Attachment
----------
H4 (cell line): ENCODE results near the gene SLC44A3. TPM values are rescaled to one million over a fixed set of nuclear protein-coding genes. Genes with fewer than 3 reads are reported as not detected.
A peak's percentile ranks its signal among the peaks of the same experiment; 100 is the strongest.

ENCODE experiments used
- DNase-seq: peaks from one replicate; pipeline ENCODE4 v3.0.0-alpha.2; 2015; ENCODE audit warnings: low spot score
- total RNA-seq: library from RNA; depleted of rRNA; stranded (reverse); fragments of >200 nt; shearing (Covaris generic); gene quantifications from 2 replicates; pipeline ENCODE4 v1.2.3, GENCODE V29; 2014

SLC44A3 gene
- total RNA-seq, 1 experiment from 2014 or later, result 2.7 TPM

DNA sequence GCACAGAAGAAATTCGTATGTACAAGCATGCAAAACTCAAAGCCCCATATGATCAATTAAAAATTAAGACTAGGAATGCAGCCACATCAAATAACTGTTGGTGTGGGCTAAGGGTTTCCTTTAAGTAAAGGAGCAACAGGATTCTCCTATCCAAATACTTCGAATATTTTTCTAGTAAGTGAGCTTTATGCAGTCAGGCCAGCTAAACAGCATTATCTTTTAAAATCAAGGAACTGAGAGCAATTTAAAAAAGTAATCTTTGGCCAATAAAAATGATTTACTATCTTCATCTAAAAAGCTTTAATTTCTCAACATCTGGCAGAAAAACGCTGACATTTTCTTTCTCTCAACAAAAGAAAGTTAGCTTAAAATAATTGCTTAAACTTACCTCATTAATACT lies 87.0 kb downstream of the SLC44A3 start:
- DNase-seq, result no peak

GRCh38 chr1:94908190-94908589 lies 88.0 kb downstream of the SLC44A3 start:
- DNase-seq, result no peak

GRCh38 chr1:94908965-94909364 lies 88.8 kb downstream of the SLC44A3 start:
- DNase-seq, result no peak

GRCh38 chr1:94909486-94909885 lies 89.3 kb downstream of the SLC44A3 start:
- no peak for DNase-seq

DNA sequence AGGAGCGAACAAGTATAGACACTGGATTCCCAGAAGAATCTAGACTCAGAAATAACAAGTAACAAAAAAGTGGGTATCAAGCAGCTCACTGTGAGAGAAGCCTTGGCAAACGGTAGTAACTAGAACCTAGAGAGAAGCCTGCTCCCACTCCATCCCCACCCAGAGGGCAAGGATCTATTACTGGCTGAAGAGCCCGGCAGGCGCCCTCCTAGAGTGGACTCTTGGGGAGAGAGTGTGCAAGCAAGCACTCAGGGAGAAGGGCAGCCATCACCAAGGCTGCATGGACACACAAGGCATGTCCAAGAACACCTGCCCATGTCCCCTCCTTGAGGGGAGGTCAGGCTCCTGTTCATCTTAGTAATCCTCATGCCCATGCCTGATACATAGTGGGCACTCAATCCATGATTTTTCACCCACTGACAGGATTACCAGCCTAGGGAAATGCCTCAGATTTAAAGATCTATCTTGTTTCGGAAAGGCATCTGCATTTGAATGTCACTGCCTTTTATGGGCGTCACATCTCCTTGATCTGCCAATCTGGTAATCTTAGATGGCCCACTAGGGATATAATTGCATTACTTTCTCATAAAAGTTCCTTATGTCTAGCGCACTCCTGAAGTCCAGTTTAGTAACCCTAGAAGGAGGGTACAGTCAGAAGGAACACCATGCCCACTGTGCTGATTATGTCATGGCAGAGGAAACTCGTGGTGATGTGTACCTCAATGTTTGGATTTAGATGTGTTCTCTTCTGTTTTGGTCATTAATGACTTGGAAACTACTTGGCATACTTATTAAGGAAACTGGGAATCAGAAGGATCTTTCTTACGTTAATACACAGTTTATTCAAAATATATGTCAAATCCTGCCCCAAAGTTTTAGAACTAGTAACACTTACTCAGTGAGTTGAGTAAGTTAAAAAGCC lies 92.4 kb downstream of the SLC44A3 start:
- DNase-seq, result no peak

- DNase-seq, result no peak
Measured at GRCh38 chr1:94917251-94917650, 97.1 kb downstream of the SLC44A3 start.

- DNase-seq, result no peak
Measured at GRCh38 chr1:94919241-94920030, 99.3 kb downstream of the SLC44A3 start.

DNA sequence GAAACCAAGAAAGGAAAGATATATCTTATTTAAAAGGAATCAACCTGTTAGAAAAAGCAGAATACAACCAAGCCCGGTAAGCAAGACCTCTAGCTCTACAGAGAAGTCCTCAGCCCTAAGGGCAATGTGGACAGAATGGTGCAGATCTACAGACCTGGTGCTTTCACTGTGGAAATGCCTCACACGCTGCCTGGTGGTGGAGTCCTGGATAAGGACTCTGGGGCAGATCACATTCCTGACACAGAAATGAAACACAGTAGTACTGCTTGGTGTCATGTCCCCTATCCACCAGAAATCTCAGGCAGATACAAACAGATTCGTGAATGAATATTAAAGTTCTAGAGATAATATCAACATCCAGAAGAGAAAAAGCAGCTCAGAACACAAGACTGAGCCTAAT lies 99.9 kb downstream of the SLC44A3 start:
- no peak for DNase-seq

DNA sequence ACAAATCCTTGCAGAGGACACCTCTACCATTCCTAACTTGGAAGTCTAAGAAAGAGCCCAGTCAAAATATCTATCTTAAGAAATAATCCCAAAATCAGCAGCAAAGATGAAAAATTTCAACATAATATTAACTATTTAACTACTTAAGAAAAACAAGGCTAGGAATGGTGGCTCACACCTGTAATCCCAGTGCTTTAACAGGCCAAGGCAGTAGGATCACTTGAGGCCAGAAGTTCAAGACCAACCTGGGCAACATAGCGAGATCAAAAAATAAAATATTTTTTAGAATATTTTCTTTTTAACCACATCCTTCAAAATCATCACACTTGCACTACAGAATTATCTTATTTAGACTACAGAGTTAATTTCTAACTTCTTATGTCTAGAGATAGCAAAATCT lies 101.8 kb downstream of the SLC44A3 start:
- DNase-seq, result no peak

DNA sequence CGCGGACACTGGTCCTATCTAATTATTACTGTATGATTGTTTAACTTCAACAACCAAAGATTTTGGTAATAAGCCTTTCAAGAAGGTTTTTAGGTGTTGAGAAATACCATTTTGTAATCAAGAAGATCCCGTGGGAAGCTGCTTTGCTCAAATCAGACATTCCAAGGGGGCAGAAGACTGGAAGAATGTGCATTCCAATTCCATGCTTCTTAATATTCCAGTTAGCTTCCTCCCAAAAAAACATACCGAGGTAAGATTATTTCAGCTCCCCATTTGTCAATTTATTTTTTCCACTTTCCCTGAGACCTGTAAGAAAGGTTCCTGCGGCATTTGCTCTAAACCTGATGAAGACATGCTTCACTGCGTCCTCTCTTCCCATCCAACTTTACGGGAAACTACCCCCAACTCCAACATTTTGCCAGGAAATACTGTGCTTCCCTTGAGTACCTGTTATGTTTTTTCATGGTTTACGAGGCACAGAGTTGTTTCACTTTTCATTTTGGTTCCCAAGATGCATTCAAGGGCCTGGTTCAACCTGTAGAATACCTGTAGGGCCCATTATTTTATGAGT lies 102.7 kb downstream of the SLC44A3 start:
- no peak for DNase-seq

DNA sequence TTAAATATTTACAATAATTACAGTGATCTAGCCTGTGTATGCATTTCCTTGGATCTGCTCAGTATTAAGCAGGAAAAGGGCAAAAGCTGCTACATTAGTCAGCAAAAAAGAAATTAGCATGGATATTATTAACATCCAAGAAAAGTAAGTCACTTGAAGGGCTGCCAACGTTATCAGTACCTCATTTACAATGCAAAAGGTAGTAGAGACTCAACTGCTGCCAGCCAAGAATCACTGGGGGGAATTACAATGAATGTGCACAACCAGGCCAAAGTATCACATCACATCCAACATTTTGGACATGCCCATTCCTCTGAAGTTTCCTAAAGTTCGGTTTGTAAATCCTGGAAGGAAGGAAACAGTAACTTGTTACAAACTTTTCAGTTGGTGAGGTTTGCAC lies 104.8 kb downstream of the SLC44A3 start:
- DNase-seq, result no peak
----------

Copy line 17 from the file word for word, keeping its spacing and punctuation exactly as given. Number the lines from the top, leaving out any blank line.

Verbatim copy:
- DNase-seq, result no peak